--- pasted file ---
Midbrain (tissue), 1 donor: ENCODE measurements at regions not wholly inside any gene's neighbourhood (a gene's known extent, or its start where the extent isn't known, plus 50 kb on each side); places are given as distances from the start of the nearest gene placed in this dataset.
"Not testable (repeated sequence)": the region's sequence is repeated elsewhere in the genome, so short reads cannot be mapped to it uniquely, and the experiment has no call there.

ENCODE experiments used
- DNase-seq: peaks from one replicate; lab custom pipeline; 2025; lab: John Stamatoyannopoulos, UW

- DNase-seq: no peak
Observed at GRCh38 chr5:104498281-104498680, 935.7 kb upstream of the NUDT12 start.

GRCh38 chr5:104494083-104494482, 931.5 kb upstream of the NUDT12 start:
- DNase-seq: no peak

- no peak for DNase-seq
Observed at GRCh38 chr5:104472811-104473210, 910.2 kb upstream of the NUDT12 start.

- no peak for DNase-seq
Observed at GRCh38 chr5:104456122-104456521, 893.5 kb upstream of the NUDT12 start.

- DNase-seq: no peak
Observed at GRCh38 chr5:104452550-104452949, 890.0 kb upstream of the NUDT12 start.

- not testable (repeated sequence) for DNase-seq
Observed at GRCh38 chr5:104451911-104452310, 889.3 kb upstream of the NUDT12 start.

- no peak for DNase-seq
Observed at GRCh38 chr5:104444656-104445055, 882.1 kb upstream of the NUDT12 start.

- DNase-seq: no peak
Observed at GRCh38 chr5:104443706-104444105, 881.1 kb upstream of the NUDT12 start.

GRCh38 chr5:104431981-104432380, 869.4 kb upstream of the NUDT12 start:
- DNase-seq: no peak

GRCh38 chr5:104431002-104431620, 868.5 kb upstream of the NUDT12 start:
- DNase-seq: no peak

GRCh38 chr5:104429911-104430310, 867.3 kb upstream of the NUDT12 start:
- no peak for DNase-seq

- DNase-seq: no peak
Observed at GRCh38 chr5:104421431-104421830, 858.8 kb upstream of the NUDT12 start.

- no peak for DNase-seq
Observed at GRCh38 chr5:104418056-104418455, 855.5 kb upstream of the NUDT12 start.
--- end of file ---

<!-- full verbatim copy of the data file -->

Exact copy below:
Midbrain (tissue), 1 donor: ENCODE measurements at regions not wholly inside any gene's neighbourhood (a gene's known extent, or its start where the extent isn't known, plus 50 kb on each side); places are given as distances from the start of the nearest gene placed in this dataset.
"Not testable (repeated sequence)": the region's sequence is repeated elsewhere in the genome, so short reads cannot be mapped to it uniquely, and the experiment has no call there.

ENCODE experiments used
- DNase-seq: peaks from one replicate; lab custom pipeline; 2025; lab: John Stamatoyannopoulos, UW

- DNase-seq: no peak
Observed at GRCh38 chr5:104498281-104498680, 935.7 kb upstream of the NUDT12 start.

GRCh38 chr5:104494083-104494482, 931.5 kb upstream of the NUDT12 start:
- DNase-seq: no peak

- no peak for DNase-seq
Observed at GRCh38 chr5:104472811-104473210, 910.2 kb upstream of the NUDT12 start.

- no peak for DNase-seq
Observed at GRCh38 chr5:104456122-104456521, 893.5 kb upstream of the NUDT12 start.

- DNase-seq: no peak
Observed at GRCh38 chr5:104452550-104452949, 890.0 kb upstream of the NUDT12 start.

- not testable (repeated sequence) for DNase-seq
Observed at GRCh38 chr5:104451911-104452310, 889.3 kb upstream of the NUDT12 start.

- no peak for DNase-seq
Observed at GRCh38 chr5:104444656-104445055, 882.1 kb upstream of the NUDT12 start.

- DNase-seq: no peak
Observed at GRCh38 chr5:104443706-104444105, 881.1 kb upstream of the NUDT12 start.

GRCh38 chr5:104431981-104432380, 869.4 kb upstream of the NUDT12 start:
- DNase-seq: no peak

GRCh38 chr5:104431002-104431620, 868.5 kb upstream of the NUDT12 start:
- DNase-seq: no peak

GRCh38 chr5:104429911-104430310, 867.3 kb upstream of the NUDT12 start:
- no peak for DNase-seq

- DNase-seq: no peak
Observed at GRCh38 chr5:104421431-104421830, 858.8 kb upstream of the NUDT12 start.

- no peak for DNase-seq
Observed at GRCh38 chr5:104418056-104418455, 855.5 kb upstream of the NUDT12 start.